Published today in Research Professional, Pete Jones discusses how the University employees most concerned with diversity tend to be least willing to be tested for unconscious bias.
”My experience of testing academics and support staff in universities suggests that the levels of bias on the basis of gender, ethnicity and disability are similar to those in other workplaces……..
Biases are not simply a property of individuals; we see higher levels of bias in some faculties and departments than others, for instance. Looking across employers, we also see variations in the type and direction—for example, for or against women with children—and differences in the strength of biases.
But, while universities may be no more or less biased than other workplaces, we have found those who work there are among the least willing to accept they have biases. In our experience, two groups in particular show a lot of variation in take-up rates when they are invited for testing. The group with the most variation consists of human resources managers, diversity professionals and staff network leaders. We have also seen much higher take-up rates among academics working in science subjects such as physics, engineering, and animal and plant sciences than from those working in the arts, humanities and social sciences.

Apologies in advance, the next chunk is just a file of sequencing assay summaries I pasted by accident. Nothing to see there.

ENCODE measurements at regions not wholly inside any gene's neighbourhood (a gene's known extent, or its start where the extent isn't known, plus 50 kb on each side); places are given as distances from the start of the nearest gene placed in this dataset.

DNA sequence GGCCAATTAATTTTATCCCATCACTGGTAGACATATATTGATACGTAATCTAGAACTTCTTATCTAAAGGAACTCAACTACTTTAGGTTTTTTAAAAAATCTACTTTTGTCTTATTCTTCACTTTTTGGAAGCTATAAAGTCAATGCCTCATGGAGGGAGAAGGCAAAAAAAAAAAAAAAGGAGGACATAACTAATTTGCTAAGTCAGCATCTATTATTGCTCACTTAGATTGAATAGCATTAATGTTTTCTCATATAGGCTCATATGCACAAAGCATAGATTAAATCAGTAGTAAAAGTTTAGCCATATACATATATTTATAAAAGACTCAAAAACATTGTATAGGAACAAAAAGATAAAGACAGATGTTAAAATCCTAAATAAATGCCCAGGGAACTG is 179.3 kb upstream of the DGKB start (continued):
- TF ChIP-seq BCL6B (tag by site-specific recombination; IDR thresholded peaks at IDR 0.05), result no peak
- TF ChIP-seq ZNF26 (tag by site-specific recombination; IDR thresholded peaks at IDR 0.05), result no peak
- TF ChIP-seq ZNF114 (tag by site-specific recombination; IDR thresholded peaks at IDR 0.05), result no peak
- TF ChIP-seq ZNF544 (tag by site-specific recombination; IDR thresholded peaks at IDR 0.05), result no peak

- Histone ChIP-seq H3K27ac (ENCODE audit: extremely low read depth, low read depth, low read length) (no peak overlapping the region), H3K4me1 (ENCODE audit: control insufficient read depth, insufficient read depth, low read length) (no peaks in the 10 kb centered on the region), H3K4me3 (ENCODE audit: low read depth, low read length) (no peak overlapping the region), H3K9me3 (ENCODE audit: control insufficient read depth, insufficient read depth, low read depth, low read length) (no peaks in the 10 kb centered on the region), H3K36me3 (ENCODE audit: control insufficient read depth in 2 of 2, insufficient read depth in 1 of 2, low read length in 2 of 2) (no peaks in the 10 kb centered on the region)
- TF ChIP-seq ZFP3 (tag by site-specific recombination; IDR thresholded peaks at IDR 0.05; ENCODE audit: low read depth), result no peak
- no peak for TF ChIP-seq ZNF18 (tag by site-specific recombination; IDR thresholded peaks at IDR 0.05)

This was a conundrum at first. Why would the champions of diversity and inclusion be reticent about testing while they are encouraging others to take part? And why would academics with a reputation for being liberal and socially attuned show a similar reluctance to be tested?………”
Read the full article here to learn more – bias testing
Come and learn a very simple well-being meditation exercise to help feel more focussed and improve your concentration…
THE WELLBEING CAFE – this Wednesday (and every Wednesday in term)
1 to 2.30 in the RUSU Study (behind Cafe Mondiale)
Pop-in for a chat, have a coffee (and some home-made cake…) and share experiences.